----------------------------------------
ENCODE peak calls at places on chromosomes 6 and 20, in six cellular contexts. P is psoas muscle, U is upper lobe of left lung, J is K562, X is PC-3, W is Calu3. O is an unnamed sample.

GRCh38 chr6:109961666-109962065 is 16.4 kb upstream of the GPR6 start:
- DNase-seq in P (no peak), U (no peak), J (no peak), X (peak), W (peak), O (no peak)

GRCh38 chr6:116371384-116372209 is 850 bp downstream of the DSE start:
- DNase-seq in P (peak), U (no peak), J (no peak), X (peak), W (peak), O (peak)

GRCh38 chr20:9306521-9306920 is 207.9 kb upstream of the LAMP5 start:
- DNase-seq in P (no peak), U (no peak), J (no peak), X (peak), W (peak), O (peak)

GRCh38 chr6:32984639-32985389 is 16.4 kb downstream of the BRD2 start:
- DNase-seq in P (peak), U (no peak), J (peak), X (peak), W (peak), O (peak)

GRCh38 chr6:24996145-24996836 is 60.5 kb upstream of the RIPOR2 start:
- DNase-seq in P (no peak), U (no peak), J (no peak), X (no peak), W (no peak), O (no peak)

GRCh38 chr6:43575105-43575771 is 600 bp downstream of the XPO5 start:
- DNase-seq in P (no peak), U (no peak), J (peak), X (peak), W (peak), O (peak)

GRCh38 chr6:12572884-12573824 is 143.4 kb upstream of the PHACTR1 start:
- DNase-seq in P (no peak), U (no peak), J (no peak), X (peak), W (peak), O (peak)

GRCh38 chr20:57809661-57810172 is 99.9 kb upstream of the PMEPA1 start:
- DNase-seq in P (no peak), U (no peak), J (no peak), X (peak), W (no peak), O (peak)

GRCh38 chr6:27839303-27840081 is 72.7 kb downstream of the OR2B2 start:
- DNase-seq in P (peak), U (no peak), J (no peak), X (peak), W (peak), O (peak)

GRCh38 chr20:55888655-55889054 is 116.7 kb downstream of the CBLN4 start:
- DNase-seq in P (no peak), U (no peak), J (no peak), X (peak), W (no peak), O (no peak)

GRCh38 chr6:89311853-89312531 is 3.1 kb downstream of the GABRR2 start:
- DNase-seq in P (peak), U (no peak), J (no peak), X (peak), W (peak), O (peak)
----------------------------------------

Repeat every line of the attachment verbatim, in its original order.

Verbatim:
ENCODE peak calls at places on chromosomes 6 and 20, in six cellular contexts. P is psoas muscle, U is upper lobe of left lung, J is K562, X is PC-3, W is Calu3. O is an unnamed sample.

GRCh38 chr6:109961666-109962065 is 16.4 kb upstream of the GPR6 start:
- DNase-seq in P (no peak), U (no peak), J (no peak), X (peak), W (peak), O (no peak)

GRCh38 chr6:116371384-116372209 is 850 bp downstream of the DSE start:
- DNase-seq in P (peak), U (no peak), J (no peak), X (peak), W (peak), O (peak)

GRCh38 chr20:9306521-9306920 is 207.9 kb upstream of the LAMP5 start:
- DNase-seq in P (no peak), U (no peak), J (no peak), X (peak), W (peak), O (peak)

GRCh38 chr6:32984639-32985389 is 16.4 kb downstream of the BRD2 start:
- DNase-seq in P (peak), U (no peak), J (peak), X (peak), W (peak), O (peak)

GRCh38 chr6:24996145-24996836 is 60.5 kb upstream of the RIPOR2 start:
- DNase-seq in P (no peak), U (no peak), J (no peak), X (no peak), W (no peak), O (no peak)

GRCh38 chr6:43575105-43575771 is 600 bp downstream of the XPO5 start:
- DNase-seq in P (no peak), U (no peak), J (peak), X (peak), W (peak), O (peak)

GRCh38 chr6:12572884-12573824 is 143.4 kb upstream of the PHACTR1 start:
- DNase-seq in P (no peak), U (no peak), J (no peak), X (peak), W (peak), O (peak)

GRCh38 chr20:57809661-57810172 is 99.9 kb upstream of the PMEPA1 start:
- DNase-seq in P (no peak), U (no peak), J (no peak), X (peak), W (no peak), O (peak)

GRCh38 chr6:27839303-27840081 is 72.7 kb downstream of the OR2B2 start:
- DNase-seq in P (peak), U (no peak), J (no peak), X (peak), W (peak), O (peak)

GRCh38 chr20:55888655-55889054 is 116.7 kb downstream of the CBLN4 start:
- DNase-seq in P (no peak), U (no peak), J (no peak), X (peak), W (no peak), O (no peak)

GRCh38 chr6:89311853-89312531 is 3.1 kb downstream of the GABRR2 start:
- DNase-seq in P (peak), U (no peak), J (no peak), X (peak), W (peak), O (peak)